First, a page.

NORTHERN Rail scored one of the lowest customer satisfaction ratings in the country in a national survey which revealed stark regional differences for passengers.
Passenger Focus, which surveyed 30,590 rail travellers for its annual study, said the satisfaction scores for individual routes provided by different firms varied from 72 per cent to 95 per cent.
Nationally, the percentage of passengers satisfied with their journey overall remained the same, at 84 per cent. However, satisfaction with value for money fell from 49 per cent to 46 per cent.
National Express East Anglia had the lowest overall rating at 77 per cent, followed by First Capital Connect with 80 per cent and CrossCountry at 82 per cent. Northern Rail was one of four firms which scored 83 per cent.
Anthony Smith, chief executive of Passenger Focus, an independent rail watchdog, said: “The experience of passengers ranges from mediocre to good.
“This demonstrates that there is no such thing as the average passenger. Satisfaction with value for money has gone down, illustrating the impact that tough economic times, coupled with fare rises, are having.”
Grand Central, which operates routes between London King’s Cross and the north of England, had the highest rating, at 95 per cent. Other high scorers included Heathrow Express and Merseyrail – both at 93 per cent while London Overground and Heathrow Connect scored 92 per cent.
For individual routes, satisfaction with value for money varied from 27 per cent to 80 per cent, while passengers’ satisfaction on having room to stand or sit ranged from 53 per cent to 95 per cent.
Ian Bevan, Managing Director of Northern Rail, said: “We are happy the majority of our passengers are satisfied with our services and that our overall satisfaction figure has increased to 83 per cent.
“Our scores have improved in many categories However we appreciate there is still work to be done to improve in a number of areas such as the cleanliness, upkeep and maintenance of our trains, which is widely known as some of the oldest on the rail network. Overall, the statistics show that we are providing a better service for our customers and we are pleased with that.”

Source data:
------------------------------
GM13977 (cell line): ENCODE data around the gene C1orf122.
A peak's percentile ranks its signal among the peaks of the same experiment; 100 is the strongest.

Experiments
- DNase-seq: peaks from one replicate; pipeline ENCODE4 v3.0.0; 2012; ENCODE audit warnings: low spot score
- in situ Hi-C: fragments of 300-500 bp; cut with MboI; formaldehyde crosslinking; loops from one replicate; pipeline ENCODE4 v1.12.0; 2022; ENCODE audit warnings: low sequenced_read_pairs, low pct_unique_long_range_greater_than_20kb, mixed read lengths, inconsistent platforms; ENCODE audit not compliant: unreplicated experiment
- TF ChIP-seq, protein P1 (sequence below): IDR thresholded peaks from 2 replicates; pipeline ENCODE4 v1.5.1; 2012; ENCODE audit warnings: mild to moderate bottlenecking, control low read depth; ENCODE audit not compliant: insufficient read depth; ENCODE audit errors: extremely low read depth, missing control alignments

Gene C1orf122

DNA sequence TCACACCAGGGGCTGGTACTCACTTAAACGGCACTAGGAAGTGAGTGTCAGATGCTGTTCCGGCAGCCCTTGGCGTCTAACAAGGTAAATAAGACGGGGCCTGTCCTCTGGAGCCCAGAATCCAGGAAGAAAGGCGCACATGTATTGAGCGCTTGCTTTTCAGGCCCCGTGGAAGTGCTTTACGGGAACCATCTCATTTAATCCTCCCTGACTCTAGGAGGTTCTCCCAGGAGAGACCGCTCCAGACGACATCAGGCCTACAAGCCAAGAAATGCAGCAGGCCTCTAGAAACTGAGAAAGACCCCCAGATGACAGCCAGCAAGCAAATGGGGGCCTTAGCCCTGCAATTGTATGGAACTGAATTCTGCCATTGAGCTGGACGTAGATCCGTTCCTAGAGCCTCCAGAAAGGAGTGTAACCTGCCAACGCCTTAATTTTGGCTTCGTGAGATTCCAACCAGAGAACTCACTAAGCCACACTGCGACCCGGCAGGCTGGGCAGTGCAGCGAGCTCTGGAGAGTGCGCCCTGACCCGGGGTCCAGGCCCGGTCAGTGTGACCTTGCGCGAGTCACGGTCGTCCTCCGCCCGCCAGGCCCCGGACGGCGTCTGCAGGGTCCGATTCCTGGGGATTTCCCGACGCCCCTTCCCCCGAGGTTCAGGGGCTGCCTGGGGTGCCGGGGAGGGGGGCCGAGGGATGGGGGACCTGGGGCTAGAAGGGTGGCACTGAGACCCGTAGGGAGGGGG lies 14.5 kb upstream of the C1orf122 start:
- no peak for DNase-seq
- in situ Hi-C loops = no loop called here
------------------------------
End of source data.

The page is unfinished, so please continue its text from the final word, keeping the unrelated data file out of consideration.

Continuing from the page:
The company revealed last year that 50 more carriages are being put on some of the busiest routes providing more than one million extra seats a year.
The second-hand stock will see more capacity on trains serving Leeds, Liverpool, Manchester, Newcastle and Sheffield.
The Passenger Focus survey also revealed there was a decline in satisfaction for passengers on long-distance journeys, from 87 per cent last year to 86 per cent.
Customer approval for value for money and reliability on long journeys also dropped, by 3 per cent. Regional train operators saw a rise in overall satisfaction, from 86 per cent to 87 per cent.
Two operating companies, South West Trains and Hull Trains, saw levels of satisfaction drop this year. Two significantly improved, First Capital Connect and London Overground, while 19 had no significant change.
South West Trains, which has seen passenger satisfaction drop from 87 per cent to 84 per cent in a year, announced a 10-point plan yesterday to improve punctuality on its services.
Anna Walker, chairwoman of the Office of Rail Regulation (ORR), said: “Passenger Focus’s autumn National Passenger Survey shows that overall passenger satisfaction remains strong at 84 per cent, with research highlighting some welcome improvements in satisfaction with station and train facilities.
“However, passengers also highlight areas of real concern, and the rail industry must work harder, and more collaboratively, to give passengers the service that they deserve.
“The lowest score was for how well train companies dealt with delays – only 38 per cent passengers said that this was good or satisfactory.
“ORR is acutely aware of this, and is working intensively with the industry to ensure that substantial improvements in the provision of passenger information are made.”